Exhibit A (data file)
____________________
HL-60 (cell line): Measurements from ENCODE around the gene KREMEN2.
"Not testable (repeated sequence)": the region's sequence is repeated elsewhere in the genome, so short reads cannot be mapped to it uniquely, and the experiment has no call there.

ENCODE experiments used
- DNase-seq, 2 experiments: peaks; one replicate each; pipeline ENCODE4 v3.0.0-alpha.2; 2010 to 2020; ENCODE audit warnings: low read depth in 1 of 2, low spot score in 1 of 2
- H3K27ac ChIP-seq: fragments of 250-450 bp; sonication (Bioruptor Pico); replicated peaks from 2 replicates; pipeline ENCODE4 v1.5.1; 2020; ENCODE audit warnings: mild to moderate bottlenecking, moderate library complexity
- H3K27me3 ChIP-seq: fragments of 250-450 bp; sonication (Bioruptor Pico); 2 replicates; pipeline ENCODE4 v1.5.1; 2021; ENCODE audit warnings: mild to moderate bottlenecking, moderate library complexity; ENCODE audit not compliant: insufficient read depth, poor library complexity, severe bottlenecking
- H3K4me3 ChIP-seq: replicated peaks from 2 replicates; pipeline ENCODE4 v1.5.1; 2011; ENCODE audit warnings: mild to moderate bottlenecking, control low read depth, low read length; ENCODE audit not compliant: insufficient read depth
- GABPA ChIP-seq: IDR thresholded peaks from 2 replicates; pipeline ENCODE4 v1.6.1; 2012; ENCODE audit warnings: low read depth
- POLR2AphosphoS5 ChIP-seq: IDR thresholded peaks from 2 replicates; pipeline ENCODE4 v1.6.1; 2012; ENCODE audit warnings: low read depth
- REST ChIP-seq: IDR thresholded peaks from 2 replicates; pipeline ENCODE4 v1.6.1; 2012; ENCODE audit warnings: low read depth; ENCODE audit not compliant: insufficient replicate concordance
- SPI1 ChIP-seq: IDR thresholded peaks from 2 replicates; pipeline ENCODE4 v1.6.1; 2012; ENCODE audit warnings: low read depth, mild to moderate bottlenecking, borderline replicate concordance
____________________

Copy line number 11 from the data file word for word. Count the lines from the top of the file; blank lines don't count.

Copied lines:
- SPI1 ChIP-seq: IDR thresholded peaks from 2 replicates; pipeline ENCODE4 v1.6.1; 2012; ENCODE audit warnings: low read depth, mild to moderate bottlenecking, borderline replicate concordance